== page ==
BOOK AS ARTWORK 1960/1972, by Germano Celant

book as artwork image

Celant, Germano. 
Book as Artwork 1960/1972. 
Brooklyn, NY: 6 Decades, 2010. 
New edition of 800 copies; 104 pages.
[new edition now out-of-print]. 
[PDF download]

Originally published in 1972 by the Nigel Greenwood Gallery, Book as Artwork 1960/1972 was the first catalogue devoted to the then new medium of the artist’s book and it remains a canonical reference (though one that, due to its scarcity, is not as well known as it should be). This publication started as an article and a list of about 80 artists' books which appeared in 1970 in the first issue of the Italian magazine Arte. Not long after it was translated and published in Data magazine. Then in 1972 the Nigel Greenwood Gallery in London mounted an exhibition of artists' books and issued a catalogue with a greatly expanded bibliography (now nearly 300 titles) compiled by Lynda Morris. The exhibition was the first of its kind and the catalogue a genuinely historic publication. 

Grounded in the media studies of Marshall McLuhan and philosophical writings of Herbert Marcuse, Celant's analysis of the medium has the feeling of a definitive statement. He lays out exactly what makes the medium important while noting the historical trends and key individuals that led to its rapid development after 1960. Significantly, the history Celant wrote in 1972 is much broader than the overly simplistic Dieter-Rot-in-Europe-and-Ruscha-in-America origin myth of the artist’s book that has gained currency since. Besides Ruscha and  Rot, Celant’s text emphasizes the early influence of John Cage but he also encompasses into the narrative such disparate or overlooked elements as the Zaj group in Spain and Arte Povera in Italy, as well as work related to Fluxus, Art & Language, Land Art, Pop, Minimalism, Conceptualism, etc. The bibliography includes books that range from the iconic to the virtually unknown by Vito Acconci, Carl Andre, Alison Knowles, Richard Hamilton, Piero Manzoni, Joseph Kosuth, John Latham, Andy Warhol, Bob Law, Yoko Ono, Michelangelo Pistoletto, Henry Flynt, Hanne Darboven, Dan Graham, Dick Higgins, Joel Fisher, Athena Tacha, John Stezaker, Gianfranco Baruchello, Jose Luis Castillejo, Sol Lewitt, Robert Morris, Stanley Brouwn, Edouardo Paolozzi, Bruce Nauman and Bruce McLean, to name just a few of the artists whose work is cited.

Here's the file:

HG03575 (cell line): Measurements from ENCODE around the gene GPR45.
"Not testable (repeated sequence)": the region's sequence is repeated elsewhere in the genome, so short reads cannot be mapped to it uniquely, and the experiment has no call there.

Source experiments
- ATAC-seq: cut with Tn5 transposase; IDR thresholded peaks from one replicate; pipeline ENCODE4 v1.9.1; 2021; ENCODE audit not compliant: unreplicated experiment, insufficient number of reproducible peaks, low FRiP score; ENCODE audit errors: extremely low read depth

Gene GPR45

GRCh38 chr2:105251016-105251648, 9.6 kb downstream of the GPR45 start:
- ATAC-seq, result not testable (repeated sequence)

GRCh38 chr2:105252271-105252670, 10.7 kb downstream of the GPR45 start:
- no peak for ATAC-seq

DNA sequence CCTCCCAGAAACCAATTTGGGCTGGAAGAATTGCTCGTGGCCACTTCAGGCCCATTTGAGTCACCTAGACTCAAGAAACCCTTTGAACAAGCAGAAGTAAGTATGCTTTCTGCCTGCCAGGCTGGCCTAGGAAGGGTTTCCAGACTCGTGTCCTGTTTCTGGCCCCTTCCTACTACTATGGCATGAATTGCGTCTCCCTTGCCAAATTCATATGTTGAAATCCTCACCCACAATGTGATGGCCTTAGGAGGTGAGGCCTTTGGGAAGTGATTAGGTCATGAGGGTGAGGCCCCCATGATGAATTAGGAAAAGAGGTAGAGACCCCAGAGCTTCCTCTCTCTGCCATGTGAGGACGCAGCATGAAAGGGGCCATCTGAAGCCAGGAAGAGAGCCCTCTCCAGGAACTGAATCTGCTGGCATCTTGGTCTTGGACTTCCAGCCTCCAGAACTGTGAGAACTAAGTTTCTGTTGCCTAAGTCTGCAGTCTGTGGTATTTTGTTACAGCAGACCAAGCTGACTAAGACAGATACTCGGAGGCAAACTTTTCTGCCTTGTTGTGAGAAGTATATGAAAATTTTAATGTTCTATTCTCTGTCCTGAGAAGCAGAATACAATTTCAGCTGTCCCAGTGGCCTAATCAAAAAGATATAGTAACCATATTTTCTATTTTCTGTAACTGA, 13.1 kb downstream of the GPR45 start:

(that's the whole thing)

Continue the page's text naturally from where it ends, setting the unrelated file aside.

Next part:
With this new edition it is possible to regain the perspective of 1972. It was a period when, as Celant describes it, the “the rules used for the identification of the art object were destroyed” and thus “medium became significant in itself.” Artists’ books were emblematic of the new multidisciplinary approach taken by the era’s avant-garde and, as that approach continues to be the predominant mode among artists working today, it is increasingly clear that artists' books have been, and continue to be, integral to the practice of art in the contemporary era. 

100,000 Minutes by James Lee Byars

Byars, 100,000, spine
Byars, interior

Byars, James Lee. 100,000 Minutes, or the Big Sample of Byars, or ½ an Autobiography, or the First Paper of Philosophy. Antwerp: Galerie Anny De Decker, 1969.